SARONNO, Italy – My cousin Ray loves pizza. If he had his way he would eat pizza morning, noon and night. And sometimes I think he does. I don’t know when his passion for pizza started, maybe it was about the same time that he developed an undying love for red Ferraris – hard to tell. It’s been a while though, years I would say.
|Pizzeria Panattoni, Rome|
Ray isn’t alone. Almost everybody loves pizza. It’s been a favorite since the days of the Etruscans and they were making a pizza like flat bread 6 centuries before Christ was born. So were the Egyptians, Greeks and Romans.
But it wasn't until 1730, when a baker in Naples decided to add a little tomato sauce to the olive oil and spices that normally went on his flat bread that pizza as we know it was born. While it didn’t take long for more shops serving pizza with tomato sauce to spring up around the city, it took another it took another hundred years before pizza spread to other parts of Italy and then, thanks to Italian emigrants, to the rest of the world. The rest, as they say, is history.
|Hill Town in Lazio|
I don’t recommend the pre-formed shells you find in the grocery store simply because they tend to have preservatives and other things in them that may extend the life of the product but are neither good for you nor taste good. Remember the Italian Golden Rule of Cooking – only best quality ingredients makes best quality (and best tasting) food.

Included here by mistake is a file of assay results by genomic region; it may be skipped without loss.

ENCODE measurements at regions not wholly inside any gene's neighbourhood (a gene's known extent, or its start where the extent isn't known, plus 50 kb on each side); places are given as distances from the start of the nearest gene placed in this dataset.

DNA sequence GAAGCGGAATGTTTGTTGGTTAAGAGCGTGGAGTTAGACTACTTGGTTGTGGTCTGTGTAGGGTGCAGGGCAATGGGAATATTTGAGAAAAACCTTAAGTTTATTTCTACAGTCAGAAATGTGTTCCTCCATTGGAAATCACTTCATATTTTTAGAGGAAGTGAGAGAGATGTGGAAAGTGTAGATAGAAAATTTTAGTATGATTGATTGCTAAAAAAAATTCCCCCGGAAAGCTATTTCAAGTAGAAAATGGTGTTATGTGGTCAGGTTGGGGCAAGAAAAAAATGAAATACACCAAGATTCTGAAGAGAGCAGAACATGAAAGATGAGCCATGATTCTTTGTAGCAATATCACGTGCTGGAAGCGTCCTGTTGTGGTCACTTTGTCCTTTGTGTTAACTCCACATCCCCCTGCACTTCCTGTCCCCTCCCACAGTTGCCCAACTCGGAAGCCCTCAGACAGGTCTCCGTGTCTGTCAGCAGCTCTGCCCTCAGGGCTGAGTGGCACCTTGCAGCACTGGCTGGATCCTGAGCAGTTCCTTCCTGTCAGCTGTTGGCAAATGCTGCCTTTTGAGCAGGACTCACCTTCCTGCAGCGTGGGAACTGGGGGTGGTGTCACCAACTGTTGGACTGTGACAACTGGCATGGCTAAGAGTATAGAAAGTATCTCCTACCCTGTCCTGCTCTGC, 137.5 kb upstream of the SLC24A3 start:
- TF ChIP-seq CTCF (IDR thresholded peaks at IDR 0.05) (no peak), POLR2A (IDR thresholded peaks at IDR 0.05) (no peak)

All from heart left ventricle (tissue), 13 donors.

Roman Style Pizza
Makes 8 individual dinner plate size pizzas
For the dough
2 lb Italian "00" flour or all-purpose flour
1 oz fresh yeast (you should be able to find this in the dairy section of your store)
2 cups water
A pinch of salt
A pinch of sugar
For the Topping
4 mozzarella cheese (the best quality you can find)
fresh basil leaves (enough to sprinkle over the top of the pizza)
1 lb canned tomatoes (Italian Marazano tomatoes are best – rough chop or pulse in blender)
3 oz capers (thoroughly rinsed, especially if salt packed)
20 anchovy fillets in oil
salt to taste (remember the anchovies are salty)
extra virgin olive oil - to taste
25 minutes preparation + 10 minutes cooking
Step 1 - Make a mound of flour on the table and pour the yeast you have melted in a little water in the center. Start kneading, add the salt. Knead until you have a smooth dough that is elastic in texture. Set aside for a few minutes, then separate into small balls and allow to rise (also called leven).
Step 2 - Once the dough has risen, roll out into regular-shaped disks.
Step 3 - Spoon the fresh (not cooked) tomato sauce onto the disks, raw and pureed, season with salt, pepper and basil.
Step 4 - Sprinkle diced mozzarella on the disks and drizzle some olive oil over them.
Step 5 - Place anchovies and capers evenly over the disks, in oven at 220°C (428°F).
Step 6 - Remove from oven when outer surface of the dough is crisp and golden.
And one last thing:
The quantities to prepare the dough in this recipe could vary a little depending on the type of flour you use. So have some extra flour and water handy to add to the dough if needed to achieve the right consistency, which is a smooth and elastic dough, easy to clean off your hands and the working surface.